To an Old Missionary Rising

‘So on the deep and open sea I set forth with a single ship
And that small band of comrades that had never left me yet.’
Dante, L’ Inferno
“Voyage of Ulysses”

Who will sail with me again?
Who will dare the old dangers, thirsts, and heats,
Their terrors and monotonies,
Those little pains that punctuate your glory?

Who is still fit and hale
To show their face,
To raise their sail to autumn’s waning winds of grace,
And risk again Euroclydon’s furies?

I think
I do not stand alone,
But in company.
The early winter winds have roused
Many ancient warriors from sleep.

They have been to sea before.
They know,
Out there,
Beyond the shore in unknown skies,
Still hangs hail’s steel pelleted rage,
And drenching, wetted early snows.

Yet they fear not to tread the waves again.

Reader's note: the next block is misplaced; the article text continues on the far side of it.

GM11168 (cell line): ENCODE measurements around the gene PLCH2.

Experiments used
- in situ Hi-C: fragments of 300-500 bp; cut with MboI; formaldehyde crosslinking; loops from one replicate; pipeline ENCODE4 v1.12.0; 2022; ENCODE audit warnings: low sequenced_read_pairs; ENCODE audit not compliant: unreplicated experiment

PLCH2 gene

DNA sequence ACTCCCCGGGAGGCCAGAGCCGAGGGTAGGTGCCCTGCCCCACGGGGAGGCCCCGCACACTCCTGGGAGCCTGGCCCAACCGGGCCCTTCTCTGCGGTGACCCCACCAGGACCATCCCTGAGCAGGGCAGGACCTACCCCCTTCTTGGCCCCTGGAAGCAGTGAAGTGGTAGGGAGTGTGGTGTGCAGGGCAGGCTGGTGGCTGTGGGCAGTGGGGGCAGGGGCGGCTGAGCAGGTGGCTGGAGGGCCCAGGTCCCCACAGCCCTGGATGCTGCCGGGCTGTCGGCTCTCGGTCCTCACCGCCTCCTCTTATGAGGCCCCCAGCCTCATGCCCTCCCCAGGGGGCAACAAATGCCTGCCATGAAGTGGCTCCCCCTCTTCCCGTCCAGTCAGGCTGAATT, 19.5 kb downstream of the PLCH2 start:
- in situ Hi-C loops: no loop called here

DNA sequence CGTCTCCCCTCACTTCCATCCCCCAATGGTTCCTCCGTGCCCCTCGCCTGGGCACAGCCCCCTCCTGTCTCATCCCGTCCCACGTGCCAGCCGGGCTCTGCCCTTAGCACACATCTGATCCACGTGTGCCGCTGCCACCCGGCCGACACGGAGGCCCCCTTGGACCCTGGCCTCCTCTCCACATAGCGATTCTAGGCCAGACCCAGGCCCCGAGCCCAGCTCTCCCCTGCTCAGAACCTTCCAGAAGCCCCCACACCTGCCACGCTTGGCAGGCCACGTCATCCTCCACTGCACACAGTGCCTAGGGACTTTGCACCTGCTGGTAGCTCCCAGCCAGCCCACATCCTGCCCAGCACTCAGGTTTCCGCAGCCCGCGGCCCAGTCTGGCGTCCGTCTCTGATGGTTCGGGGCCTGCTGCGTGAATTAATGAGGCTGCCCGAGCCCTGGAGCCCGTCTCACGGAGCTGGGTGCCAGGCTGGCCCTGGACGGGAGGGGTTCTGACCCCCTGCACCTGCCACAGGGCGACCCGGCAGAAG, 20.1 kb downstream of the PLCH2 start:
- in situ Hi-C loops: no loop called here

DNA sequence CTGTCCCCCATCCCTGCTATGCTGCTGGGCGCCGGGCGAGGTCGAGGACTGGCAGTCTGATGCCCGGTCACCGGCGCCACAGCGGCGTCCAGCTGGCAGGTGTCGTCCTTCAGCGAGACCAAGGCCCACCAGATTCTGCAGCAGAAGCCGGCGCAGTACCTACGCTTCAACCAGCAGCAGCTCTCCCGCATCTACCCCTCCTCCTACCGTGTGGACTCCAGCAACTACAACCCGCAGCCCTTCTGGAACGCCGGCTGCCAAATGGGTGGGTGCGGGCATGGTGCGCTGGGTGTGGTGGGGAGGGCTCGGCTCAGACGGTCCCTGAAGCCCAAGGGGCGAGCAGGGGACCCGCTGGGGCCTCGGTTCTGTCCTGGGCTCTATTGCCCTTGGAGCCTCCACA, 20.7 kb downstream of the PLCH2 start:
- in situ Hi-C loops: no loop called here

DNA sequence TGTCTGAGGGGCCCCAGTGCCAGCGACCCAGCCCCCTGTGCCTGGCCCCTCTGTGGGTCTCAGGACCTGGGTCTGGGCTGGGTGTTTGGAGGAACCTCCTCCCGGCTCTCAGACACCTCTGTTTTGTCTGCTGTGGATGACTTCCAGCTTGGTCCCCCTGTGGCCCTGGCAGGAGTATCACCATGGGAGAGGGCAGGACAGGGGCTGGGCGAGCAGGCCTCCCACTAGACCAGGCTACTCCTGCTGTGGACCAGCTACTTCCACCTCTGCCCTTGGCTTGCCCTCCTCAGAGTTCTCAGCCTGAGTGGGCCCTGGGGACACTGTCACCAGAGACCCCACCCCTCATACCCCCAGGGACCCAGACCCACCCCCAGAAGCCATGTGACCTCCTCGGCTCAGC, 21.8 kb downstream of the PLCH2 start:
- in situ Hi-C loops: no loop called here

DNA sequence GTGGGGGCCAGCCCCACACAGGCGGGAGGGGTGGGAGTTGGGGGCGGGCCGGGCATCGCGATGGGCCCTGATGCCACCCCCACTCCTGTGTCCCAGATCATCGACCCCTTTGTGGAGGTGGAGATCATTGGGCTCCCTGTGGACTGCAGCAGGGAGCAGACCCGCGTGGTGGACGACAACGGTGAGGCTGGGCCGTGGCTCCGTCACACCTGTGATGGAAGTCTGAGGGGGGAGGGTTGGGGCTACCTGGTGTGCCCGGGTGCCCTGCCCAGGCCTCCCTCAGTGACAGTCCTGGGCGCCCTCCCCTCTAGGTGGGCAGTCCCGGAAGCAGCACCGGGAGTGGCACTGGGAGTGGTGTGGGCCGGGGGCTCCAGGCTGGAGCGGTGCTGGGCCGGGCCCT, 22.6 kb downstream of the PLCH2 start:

O, beware the south,
Whatever time of year,
Where lurk warm, but wayward hurricanes,
And the lesser unnamed squalls
That stir the sea before
And during winter’s reign on earth.

Yet I remember those gentle breezes calling, too.
And they awake in me memory’s longings:
Of comradeship,
Of star filled skies,
And the deep double light of moonlit seas,
And moon in summer.

O, the peace,
The peace of the leeward anchorage
And the foretaste of heaven!

I know the winds will not keep their place,
Nor respect my rest,
But ratchet up to roar and threaten
All further terrestrial and maritime advance—
And rip at life’s remaining riggings.

How strange.
How fitting.
What was meant to cower, draws.

It is not the danger,
Nor the sweetness we crave,
But You,
And your ways in war or anchored rest.

For in like and unlike ways
You wake nobler things in me
Than can be gathered in the fairy petals
Of a dream’s mid-summer night,
Or in the bleak and white jaws of winter’s bite.

You are Divinely sly.

In comfort and duress
You summon me back into battle.

Let us ride the storm out together.
If we can,
We will go against the tide towards home.
If we cannot,
We will go with it until we die.
And dying,
Learn where our new home lies,

Elliott Tepper
for A.S. Worley, who dared and dares, still, ‘The Old Dangers’. 2003